Our first stop in the Canadian Arctic was Pond Inlet, a small Inuit community in Navy Board Inlet at the top of Baffin Island. We stopped everywhere we could for fuel and this was a must. With no doc we had to fill Jerry cans on the beach from the tanker and do loads in the zodiac back to The Hawk . This was never much fun and would take an hour of 2. The Canadian Arctic town were all quite messy and nothing like the Greenland villages. Sadly most of the Inuit culture in this part anyway is gone. They still hunt and fish but only as a secondary food source after the supermarket that sells american junk food for crazy prices. One lady i saw paid $200 for one normal sized box of groceries. While walking around these towns its not uncommon to see polar bear or caribou skins hanging out to dry. Anything that moves is fair game for them up there.
We continued through Lancaster sound to Beachey Island, the wintering over sight for the lost Franklin Expedition in the 1800s. Here we saw what we had longed to see….the little white dot on the shore that turns into a Polar Bear!! There were 2 of them and we took pictures from the safety of the zodiac. Its hard to hide for them when there’s no ice around. We expected to be navigating through ice at this point but had hardly seen any.
Some of the graves left from the Franklin expedition. The people were dying from lead poisoning from the lead solder around the tins of food.
From Beachey Island we headed south down Peel Sound. Usually this is hard to navigate through due to heavy ice but we only encountered some old rotten flows that were all but melted. We downloaded an ice chart each day via the sat phone so we could always see where the ice was and how fast its moving. You never get between a large area of ice and the shore. If you got stuck in the ice your in huge trouble.
At Bellot straight since there was no ice to be seen we decided to go through to visit the historical sight Fort Ross, an old Hudson Bay Trading Post hut. Bellot straight is 17 miles long and less than a mile wide and at one point there’s a submerged rock on one side and shoal on the other, leaving a channel no more than 200m wide. At this point the current reaches 6 knots so you must go with the tide and there’s no turning around once your in there!! We came back through to the west side of Bellot straight on the next tide after visiting Fort Ross. This is a dangerous channel and we took extreme caution.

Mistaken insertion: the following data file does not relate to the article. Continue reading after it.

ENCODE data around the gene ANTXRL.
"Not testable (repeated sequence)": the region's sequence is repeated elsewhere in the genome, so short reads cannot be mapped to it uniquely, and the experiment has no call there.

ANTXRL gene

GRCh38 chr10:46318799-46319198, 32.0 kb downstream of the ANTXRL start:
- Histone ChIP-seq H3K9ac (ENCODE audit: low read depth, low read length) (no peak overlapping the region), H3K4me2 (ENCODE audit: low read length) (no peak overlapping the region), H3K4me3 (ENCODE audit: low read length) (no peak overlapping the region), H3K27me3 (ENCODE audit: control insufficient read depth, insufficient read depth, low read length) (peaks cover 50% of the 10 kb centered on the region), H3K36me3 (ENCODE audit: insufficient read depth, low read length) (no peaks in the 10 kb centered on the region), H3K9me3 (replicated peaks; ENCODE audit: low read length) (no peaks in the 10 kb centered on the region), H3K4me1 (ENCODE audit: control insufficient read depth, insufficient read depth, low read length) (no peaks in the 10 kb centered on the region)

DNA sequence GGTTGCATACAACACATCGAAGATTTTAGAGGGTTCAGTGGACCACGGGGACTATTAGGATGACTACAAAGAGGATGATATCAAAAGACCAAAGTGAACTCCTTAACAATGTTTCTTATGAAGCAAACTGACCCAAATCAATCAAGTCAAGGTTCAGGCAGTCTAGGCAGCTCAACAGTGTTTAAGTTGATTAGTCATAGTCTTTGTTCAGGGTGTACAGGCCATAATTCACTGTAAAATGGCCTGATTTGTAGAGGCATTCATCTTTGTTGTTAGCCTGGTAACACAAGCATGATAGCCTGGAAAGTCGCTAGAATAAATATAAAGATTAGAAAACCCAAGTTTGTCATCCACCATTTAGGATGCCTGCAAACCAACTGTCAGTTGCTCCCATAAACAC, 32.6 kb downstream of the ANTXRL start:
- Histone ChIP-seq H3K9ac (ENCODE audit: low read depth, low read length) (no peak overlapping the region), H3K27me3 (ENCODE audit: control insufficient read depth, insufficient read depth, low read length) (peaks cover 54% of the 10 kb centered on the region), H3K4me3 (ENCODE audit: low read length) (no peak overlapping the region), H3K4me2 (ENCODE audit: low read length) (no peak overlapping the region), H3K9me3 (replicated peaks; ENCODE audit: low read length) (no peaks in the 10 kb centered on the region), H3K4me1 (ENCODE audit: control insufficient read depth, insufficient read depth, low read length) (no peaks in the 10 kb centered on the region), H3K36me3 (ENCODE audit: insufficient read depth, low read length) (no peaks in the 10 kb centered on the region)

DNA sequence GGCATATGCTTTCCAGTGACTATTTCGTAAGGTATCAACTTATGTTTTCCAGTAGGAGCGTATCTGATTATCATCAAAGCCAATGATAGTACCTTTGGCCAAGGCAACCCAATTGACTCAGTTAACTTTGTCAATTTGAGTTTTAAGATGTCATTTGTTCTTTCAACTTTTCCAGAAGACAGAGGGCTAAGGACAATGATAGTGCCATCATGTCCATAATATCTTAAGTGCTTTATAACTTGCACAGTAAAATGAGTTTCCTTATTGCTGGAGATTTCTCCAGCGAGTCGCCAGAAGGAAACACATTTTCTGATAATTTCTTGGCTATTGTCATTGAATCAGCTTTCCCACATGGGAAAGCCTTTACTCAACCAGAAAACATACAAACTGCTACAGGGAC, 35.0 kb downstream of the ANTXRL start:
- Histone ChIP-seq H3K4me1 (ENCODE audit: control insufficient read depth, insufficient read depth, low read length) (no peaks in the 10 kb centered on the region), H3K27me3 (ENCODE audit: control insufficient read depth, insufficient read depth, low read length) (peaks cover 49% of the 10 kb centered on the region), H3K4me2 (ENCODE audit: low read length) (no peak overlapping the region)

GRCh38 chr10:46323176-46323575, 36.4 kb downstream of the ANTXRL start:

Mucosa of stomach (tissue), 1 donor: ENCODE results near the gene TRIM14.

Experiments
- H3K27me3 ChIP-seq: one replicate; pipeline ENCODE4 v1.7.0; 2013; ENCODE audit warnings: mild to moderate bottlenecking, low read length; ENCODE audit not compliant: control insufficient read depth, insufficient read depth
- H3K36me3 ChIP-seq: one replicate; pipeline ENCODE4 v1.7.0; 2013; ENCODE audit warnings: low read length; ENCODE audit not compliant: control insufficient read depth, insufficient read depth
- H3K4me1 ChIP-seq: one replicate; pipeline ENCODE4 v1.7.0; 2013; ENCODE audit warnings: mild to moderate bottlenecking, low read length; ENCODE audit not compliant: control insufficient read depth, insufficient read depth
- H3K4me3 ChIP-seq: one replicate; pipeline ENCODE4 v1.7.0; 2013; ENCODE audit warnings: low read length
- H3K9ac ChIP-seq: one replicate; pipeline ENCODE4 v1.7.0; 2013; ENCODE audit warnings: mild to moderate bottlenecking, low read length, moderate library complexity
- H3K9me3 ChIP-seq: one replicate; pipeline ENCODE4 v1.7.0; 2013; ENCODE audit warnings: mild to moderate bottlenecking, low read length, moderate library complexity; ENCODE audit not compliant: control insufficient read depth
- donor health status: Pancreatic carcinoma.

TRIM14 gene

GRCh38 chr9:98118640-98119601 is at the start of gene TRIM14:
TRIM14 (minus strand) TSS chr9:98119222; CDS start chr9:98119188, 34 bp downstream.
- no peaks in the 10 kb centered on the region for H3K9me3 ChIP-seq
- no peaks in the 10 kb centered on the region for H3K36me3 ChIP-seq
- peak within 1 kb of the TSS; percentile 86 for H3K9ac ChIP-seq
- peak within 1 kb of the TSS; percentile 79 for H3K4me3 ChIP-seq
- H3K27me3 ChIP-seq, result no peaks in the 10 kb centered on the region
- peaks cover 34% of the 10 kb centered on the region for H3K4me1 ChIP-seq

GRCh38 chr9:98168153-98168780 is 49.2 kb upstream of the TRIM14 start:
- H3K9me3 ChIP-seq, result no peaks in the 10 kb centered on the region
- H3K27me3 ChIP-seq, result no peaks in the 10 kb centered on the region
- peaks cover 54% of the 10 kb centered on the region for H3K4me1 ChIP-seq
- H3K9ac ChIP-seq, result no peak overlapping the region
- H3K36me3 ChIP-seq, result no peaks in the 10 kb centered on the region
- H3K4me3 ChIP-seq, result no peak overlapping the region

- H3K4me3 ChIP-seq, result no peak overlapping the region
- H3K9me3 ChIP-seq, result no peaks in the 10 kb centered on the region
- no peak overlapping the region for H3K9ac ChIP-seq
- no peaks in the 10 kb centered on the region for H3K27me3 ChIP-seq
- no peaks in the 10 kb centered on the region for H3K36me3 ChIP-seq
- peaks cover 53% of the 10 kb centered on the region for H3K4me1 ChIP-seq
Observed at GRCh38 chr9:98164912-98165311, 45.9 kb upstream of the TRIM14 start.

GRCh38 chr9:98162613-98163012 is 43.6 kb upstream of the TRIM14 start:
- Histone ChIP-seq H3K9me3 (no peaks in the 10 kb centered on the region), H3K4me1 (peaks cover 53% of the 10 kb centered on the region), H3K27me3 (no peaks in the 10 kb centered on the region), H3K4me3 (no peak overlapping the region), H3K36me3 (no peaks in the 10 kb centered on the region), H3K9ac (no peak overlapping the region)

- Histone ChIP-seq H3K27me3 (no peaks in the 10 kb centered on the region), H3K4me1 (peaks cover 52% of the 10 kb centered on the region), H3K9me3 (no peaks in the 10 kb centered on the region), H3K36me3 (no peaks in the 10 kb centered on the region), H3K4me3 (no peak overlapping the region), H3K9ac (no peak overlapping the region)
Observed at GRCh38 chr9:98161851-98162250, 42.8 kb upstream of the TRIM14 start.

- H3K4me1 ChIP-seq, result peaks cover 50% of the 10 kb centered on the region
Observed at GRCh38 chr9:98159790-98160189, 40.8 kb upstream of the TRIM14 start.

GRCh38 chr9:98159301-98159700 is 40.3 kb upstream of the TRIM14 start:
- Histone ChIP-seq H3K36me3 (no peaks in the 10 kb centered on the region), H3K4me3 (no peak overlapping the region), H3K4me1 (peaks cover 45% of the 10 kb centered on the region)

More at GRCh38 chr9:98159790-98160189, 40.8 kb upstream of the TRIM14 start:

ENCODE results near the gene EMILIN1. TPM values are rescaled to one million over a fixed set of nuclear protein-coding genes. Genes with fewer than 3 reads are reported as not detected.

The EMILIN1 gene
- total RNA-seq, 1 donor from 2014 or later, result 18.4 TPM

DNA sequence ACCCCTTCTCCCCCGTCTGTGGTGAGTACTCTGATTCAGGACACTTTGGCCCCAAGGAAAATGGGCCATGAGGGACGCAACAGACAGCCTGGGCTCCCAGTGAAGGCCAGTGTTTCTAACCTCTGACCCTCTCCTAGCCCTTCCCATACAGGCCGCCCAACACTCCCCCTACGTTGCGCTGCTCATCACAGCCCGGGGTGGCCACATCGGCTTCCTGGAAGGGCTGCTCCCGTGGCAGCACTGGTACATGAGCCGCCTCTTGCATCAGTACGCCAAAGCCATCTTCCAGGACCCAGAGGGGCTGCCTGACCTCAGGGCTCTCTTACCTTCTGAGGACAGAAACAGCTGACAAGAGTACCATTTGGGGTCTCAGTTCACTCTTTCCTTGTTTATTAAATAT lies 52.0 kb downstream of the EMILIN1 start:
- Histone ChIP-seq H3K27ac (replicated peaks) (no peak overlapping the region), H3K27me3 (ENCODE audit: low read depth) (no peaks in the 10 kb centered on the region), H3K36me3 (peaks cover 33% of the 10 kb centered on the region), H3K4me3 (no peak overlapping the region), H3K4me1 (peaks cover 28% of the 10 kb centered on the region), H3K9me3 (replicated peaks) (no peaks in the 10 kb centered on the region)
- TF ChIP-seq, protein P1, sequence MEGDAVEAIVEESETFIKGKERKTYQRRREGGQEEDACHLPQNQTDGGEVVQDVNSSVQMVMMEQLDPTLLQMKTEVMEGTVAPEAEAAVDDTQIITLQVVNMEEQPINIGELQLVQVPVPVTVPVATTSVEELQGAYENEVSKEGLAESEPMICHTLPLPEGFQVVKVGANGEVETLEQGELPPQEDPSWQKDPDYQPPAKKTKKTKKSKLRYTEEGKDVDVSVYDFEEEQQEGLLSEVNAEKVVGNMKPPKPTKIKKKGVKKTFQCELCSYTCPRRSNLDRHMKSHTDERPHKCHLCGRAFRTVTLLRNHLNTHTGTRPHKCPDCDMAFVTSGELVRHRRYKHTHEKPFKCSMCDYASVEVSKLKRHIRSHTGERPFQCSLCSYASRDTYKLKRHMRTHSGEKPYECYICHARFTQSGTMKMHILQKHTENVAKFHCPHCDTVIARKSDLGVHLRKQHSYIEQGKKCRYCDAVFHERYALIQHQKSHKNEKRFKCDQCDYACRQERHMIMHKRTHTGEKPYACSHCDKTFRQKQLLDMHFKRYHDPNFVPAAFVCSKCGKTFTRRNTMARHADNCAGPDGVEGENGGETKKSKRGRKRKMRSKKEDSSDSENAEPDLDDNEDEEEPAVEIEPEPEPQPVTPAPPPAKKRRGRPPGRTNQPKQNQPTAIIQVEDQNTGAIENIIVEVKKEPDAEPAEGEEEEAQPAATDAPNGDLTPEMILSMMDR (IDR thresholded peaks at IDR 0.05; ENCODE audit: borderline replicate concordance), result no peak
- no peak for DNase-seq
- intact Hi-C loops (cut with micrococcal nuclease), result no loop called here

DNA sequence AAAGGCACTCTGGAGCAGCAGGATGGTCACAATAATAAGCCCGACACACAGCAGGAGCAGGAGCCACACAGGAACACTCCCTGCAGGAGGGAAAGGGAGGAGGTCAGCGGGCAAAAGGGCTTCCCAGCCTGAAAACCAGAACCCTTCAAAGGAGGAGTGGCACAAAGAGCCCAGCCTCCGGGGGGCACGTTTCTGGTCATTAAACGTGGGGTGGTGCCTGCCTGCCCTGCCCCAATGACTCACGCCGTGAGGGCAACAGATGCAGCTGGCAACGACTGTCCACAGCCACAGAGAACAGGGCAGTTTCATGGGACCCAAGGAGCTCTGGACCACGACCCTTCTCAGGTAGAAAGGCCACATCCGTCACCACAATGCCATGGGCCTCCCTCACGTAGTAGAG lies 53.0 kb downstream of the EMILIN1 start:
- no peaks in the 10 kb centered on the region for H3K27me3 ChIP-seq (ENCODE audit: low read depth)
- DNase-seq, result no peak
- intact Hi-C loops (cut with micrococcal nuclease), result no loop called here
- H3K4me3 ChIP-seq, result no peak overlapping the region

For the week from Greenland to Gjoa Haven we had the most spectacular weather through what is certainly the best part of the passage. Everyday we got to land and make the most of where were. Gjoa Haven is an other small Inuit village in a very nice harbor on King William Island. Its named after Ronald Amundsen‘s ship The Gjoa. Amundsen spent 2 winters in this harbor in 1901-03 and went on to complete the first transit of the north West Passage.
From here we got a moderate weather system come behind us and with consistent 25-30 knots we got pushed through to Tuktoyaktuk in 8 days. When you doing passages like this life is very simple. You do your watch, and sleep. That all. There’s not such to do on a 12m boat for 8 days. You certainly cant go for a walk!
Halfway between Gjoe Haven and Tuk we had an uncontrolled gybe. I was steeping and was the scariest moment of the trip for me. An uncontrolled gybe is when the main sail gets a gust of wind behind it as swings from one side of the yacht to the other with a deafening crack. Things can break, and if your in the way of the boom you could easily be killed or knocked overboard. To prevent this happening you had a preventer on whenever your sailing downwind. This is a rope going opposite to the main sheet to stop the boom from swinging across. On this particular day our preventer broke causing this accident. We were incredibly lucky noting serious happened. We did however badly damage out track where the main sheet connects to the top of the dodger. We had to improvise and re connect the main sheet to a sturdy hand rail on the top of the dodger and this took us all the way to Kodiak, Alaska.